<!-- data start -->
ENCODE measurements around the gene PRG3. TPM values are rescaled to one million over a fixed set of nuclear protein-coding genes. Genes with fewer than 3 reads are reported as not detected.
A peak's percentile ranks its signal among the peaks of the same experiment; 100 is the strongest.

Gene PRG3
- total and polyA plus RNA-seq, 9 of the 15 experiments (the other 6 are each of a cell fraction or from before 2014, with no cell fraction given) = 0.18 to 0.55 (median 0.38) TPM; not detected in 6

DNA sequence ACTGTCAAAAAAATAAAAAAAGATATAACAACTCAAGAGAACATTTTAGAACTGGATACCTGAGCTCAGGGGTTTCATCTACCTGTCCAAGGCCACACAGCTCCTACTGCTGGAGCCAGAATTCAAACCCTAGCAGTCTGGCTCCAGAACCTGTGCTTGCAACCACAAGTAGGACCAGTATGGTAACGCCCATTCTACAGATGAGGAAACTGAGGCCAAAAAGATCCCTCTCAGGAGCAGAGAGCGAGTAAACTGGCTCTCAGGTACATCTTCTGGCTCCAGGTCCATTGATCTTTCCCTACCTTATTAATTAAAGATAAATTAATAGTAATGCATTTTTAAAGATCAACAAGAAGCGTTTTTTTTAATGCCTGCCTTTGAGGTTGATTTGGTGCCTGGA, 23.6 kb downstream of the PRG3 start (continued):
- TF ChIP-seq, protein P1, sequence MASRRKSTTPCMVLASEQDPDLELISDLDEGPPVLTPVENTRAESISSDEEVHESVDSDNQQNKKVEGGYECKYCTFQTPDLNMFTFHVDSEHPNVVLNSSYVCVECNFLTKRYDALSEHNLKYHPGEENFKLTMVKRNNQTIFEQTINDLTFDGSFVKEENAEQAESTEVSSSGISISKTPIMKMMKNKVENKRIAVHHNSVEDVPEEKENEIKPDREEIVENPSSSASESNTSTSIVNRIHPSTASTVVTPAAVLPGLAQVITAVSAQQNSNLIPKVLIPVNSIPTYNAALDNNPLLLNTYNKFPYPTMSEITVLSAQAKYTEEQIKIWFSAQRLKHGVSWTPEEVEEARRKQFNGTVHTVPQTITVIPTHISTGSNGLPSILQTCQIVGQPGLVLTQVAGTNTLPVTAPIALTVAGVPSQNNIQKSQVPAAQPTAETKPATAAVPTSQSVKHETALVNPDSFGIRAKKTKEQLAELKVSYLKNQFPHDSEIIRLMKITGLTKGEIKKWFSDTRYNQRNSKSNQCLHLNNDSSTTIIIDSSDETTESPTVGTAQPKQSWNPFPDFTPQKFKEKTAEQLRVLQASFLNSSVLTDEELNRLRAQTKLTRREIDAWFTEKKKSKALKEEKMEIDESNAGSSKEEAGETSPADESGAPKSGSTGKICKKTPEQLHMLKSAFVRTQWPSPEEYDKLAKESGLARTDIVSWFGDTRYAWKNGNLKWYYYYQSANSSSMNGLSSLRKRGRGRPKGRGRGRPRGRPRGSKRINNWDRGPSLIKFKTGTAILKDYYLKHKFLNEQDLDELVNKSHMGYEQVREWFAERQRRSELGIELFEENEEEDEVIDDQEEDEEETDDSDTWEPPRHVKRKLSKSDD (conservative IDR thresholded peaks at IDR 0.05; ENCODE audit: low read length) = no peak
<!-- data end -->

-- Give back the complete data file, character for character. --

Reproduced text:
ENCODE measurements around the gene PRG3. TPM values are rescaled to one million over a fixed set of nuclear protein-coding genes. Genes with fewer than 3 reads are reported as not detected.
A peak's percentile ranks its signal among the peaks of the same experiment; 100 is the strongest.

Gene PRG3
- total and polyA plus RNA-seq, 9 of the 15 experiments (the other 6 are each of a cell fraction or from before 2014, with no cell fraction given) = 0.18 to 0.55 (median 0.38) TPM; not detected in 6

DNA sequence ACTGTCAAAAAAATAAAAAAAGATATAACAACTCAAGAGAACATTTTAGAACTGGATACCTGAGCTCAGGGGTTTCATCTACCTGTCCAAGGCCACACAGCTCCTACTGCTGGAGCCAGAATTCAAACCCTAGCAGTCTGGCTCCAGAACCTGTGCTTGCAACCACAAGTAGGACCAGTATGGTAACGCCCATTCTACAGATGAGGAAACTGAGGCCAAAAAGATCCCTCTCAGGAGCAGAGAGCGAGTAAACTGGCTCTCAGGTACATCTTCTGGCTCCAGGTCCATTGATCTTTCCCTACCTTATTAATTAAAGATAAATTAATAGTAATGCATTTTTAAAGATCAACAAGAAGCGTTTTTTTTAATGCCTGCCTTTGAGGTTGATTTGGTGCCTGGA, 23.6 kb downstream of the PRG3 start (continued):
- TF ChIP-seq, protein P1, sequence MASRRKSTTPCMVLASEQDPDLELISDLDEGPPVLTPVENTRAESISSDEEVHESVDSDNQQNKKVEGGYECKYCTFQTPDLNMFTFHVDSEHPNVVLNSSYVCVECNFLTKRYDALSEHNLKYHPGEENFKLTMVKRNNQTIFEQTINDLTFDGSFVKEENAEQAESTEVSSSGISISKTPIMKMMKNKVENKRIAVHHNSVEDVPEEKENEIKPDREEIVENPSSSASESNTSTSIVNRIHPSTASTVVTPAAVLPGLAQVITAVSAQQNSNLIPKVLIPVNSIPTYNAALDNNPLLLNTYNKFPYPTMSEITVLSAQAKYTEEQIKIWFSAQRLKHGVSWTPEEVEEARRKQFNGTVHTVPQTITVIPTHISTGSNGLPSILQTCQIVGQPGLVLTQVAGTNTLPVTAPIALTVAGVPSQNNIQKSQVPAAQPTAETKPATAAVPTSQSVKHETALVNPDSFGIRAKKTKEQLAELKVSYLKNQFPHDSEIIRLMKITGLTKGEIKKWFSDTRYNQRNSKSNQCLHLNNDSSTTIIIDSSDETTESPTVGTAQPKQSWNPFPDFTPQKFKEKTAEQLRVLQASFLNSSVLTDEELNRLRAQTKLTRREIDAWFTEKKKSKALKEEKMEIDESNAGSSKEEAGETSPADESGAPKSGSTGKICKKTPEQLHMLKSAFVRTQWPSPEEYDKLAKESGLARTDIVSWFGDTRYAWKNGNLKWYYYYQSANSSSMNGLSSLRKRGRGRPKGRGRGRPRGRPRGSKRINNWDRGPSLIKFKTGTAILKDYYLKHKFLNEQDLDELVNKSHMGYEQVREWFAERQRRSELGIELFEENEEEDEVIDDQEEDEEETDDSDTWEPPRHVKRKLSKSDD (conservative IDR thresholded peaks at IDR 0.05; ENCODE audit: low read length) = no peak